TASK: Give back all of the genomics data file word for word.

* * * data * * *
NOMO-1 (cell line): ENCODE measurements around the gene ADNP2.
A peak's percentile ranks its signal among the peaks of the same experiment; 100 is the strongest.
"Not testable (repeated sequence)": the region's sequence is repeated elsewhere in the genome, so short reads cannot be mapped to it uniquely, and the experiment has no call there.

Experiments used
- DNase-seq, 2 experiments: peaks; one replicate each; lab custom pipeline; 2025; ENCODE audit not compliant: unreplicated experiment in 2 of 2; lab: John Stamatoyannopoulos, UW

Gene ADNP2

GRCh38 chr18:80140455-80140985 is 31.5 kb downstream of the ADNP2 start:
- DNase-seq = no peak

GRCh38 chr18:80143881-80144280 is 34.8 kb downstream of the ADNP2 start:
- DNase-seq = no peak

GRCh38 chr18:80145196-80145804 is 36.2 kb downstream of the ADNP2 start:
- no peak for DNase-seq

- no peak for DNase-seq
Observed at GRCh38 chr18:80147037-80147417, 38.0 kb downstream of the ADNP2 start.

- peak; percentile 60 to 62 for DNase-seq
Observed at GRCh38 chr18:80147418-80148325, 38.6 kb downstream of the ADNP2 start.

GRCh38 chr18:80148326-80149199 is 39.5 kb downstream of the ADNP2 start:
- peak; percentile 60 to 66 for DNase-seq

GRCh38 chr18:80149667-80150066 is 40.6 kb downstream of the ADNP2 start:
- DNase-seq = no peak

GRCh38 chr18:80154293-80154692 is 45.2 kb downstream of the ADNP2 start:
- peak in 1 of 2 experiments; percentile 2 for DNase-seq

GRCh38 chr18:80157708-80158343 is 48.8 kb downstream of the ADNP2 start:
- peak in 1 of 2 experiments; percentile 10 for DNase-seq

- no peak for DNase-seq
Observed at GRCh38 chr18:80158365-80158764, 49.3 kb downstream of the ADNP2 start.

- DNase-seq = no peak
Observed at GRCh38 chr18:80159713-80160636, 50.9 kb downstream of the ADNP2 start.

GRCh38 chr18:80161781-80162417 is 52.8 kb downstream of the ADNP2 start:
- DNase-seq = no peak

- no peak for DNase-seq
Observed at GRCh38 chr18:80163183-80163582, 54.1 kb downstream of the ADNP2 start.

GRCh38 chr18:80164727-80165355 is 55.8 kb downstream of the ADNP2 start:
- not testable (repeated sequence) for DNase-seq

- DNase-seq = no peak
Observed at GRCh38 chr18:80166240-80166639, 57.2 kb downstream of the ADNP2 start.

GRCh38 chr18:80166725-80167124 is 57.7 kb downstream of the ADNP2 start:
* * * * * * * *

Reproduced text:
NOMO-1 (cell line): ENCODE measurements around the gene ADNP2.
A peak's percentile ranks its signal among the peaks of the same experiment; 100 is the strongest.
"Not testable (repeated sequence)": the region's sequence is repeated elsewhere in the genome, so short reads cannot be mapped to it uniquely, and the experiment has no call there.

Experiments used
- DNase-seq, 2 experiments: peaks; one replicate each; lab custom pipeline; 2025; ENCODE audit not compliant: unreplicated experiment in 2 of 2; lab: John Stamatoyannopoulos, UW

Gene ADNP2

GRCh38 chr18:80140455-80140985 is 31.5 kb downstream of the ADNP2 start:
- DNase-seq = no peak

GRCh38 chr18:80143881-80144280 is 34.8 kb downstream of the ADNP2 start:
- DNase-seq = no peak

GRCh38 chr18:80145196-80145804 is 36.2 kb downstream of the ADNP2 start:
- no peak for DNase-seq

- no peak for DNase-seq
Observed at GRCh38 chr18:80147037-80147417, 38.0 kb downstream of the ADNP2 start.

- peak; percentile 60 to 62 for DNase-seq
Observed at GRCh38 chr18:80147418-80148325, 38.6 kb downstream of the ADNP2 start.

GRCh38 chr18:80148326-80149199 is 39.5 kb downstream of the ADNP2 start:
- peak; percentile 60 to 66 for DNase-seq

GRCh38 chr18:80149667-80150066 is 40.6 kb downstream of the ADNP2 start:
- DNase-seq = no peak

GRCh38 chr18:80154293-80154692 is 45.2 kb downstream of the ADNP2 start:
- peak in 1 of 2 experiments; percentile 2 for DNase-seq

GRCh38 chr18:80157708-80158343 is 48.8 kb downstream of the ADNP2 start:
- peak in 1 of 2 experiments; percentile 10 for DNase-seq

- no peak for DNase-seq
Observed at GRCh38 chr18:80158365-80158764, 49.3 kb downstream of the ADNP2 start.

- DNase-seq = no peak
Observed at GRCh38 chr18:80159713-80160636, 50.9 kb downstream of the ADNP2 start.

GRCh38 chr18:80161781-80162417 is 52.8 kb downstream of the ADNP2 start:
- DNase-seq = no peak

- no peak for DNase-seq
Observed at GRCh38 chr18:80163183-80163582, 54.1 kb downstream of the ADNP2 start.

GRCh38 chr18:80164727-80165355 is 55.8 kb downstream of the ADNP2 start:
- not testable (repeated sequence) for DNase-seq

- DNase-seq = no peak
Observed at GRCh38 chr18:80166240-80166639, 57.2 kb downstream of the ADNP2 start.

GRCh38 chr18:80166725-80167124 is 57.7 kb downstream of the ADNP2 start: